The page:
Finance Minister, Amara Mohammed Konneh at a press conference yesterday in Monrovia, vowed to declare a robust tax collection scheme aimed at revamping the country’s revenue sector.
The Minister declaration is made in the face of revenue shortfalls against which the Ministry has launched “stringent technical, administrative and legal measures to recover revenue for the remaining of fiscal year,” (2013/2014.)
As part of the measures, Minister Konneh disclosed that the MOF has set up additional revenue mobilization task forces to ensure that the exercise yields the expected result.
“We have increased our tax awareness; reorganized our tax administration personnel to ensure the most effective distribution of talent and responsibility to meet our revenue targets going forward.”
Additionally, Mr. Konneh said that the MOF has identified and met with “delinquent taxpayers to give them time to settle their tax obligations, and we are at the same time, working with the Ministry of Justice, and the Board of Tax Appeals to prepare litigations (law suits) against those who fail to pay their taxes.”
As part of the exercise also, the Minister said these short-term measures are intended to improve revenue collection, with specific emphasis on “spot verification of taxpayers to validate their payments.”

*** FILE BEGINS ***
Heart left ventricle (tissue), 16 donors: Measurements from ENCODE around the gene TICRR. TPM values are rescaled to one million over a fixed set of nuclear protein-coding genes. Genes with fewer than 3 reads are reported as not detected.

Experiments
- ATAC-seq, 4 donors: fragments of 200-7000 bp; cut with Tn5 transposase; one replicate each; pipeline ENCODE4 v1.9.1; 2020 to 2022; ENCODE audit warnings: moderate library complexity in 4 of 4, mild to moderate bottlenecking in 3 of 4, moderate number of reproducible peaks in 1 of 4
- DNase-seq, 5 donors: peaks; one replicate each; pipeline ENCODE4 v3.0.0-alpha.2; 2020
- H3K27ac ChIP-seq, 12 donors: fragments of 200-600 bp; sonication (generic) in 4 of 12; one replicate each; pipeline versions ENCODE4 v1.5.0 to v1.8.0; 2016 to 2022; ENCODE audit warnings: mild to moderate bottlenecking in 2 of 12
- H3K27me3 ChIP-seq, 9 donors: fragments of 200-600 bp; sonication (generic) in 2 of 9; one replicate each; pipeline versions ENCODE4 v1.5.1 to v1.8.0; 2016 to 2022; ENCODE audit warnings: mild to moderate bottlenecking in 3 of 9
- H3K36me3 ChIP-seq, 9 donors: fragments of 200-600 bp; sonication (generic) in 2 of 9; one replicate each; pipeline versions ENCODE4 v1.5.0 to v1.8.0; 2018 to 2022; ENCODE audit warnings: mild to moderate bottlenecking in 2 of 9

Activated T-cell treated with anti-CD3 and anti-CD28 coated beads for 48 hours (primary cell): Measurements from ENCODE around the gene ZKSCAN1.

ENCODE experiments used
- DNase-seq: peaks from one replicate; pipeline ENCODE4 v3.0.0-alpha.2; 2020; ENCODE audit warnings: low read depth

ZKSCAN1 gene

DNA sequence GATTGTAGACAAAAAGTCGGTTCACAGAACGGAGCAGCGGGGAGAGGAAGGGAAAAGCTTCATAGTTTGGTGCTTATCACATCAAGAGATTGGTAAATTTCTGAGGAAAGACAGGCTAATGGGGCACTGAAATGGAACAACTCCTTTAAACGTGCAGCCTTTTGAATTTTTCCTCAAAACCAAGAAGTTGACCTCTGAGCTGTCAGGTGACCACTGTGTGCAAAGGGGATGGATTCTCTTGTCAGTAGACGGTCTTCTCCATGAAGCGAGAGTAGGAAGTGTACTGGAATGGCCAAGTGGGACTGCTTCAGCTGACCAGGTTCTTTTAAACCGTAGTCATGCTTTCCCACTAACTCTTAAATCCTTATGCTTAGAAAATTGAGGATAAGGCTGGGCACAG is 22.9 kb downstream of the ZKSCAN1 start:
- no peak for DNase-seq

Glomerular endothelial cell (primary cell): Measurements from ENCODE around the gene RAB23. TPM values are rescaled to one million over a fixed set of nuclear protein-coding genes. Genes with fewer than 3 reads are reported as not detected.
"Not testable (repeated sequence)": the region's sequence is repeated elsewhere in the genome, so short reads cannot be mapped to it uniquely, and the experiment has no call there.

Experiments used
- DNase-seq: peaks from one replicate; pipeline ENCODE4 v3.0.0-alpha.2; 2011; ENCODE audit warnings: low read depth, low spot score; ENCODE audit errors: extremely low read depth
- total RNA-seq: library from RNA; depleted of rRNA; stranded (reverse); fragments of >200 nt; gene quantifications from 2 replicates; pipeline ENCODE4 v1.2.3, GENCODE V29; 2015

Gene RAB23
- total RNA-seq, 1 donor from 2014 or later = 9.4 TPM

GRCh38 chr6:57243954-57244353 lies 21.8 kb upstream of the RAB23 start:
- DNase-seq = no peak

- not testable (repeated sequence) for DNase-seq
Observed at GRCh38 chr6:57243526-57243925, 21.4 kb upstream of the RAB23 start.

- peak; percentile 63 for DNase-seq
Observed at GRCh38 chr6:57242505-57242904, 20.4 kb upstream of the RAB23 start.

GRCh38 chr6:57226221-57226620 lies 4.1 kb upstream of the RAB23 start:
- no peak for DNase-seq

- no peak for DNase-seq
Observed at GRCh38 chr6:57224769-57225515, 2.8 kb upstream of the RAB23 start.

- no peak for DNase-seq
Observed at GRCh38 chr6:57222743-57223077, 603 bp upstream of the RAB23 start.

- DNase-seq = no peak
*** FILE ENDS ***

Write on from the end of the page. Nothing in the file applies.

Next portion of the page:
Also, there are plans by the MOF to institute a major crackdown on delinquent taxpayers, which include publishing the list of persons, businesses and public institutions with outstanding tax obligations; and initiating legal proceedings against them to recover taxes; enforcement of internal controls at the system level and stronger coordination within the team to mitigate risks, undertaking an anti-smuggling operation.
This aspect of the collection scheme, Mr. Konneh said, will take place on the customs side by monitoring of transhipment through the border, and conducting rigorous (thorough) post clearance audits to close revenue leakages resulting from dishonesty among some taxpayers.
“With these actions and plans, we expect improvement in the collection of taxes on income, goods and services,” Minister Konneh declared.
As of the budget performance (2013/14), Minister Konned noted among other things that there was a lot of work to do, and all cost a lot of money to be made.
Development, he said, is a difficult and very expensive undertaking, and therefore, the approved budget for this year amounted to US$582.9m, but was revised downward to US$560.3m, based on assessed revenue risks.
However, he said, “some of our projections for the various kinds of revenue were overly ambitious, and were based o the assumption that the good performance of last year would, within each category, continue.”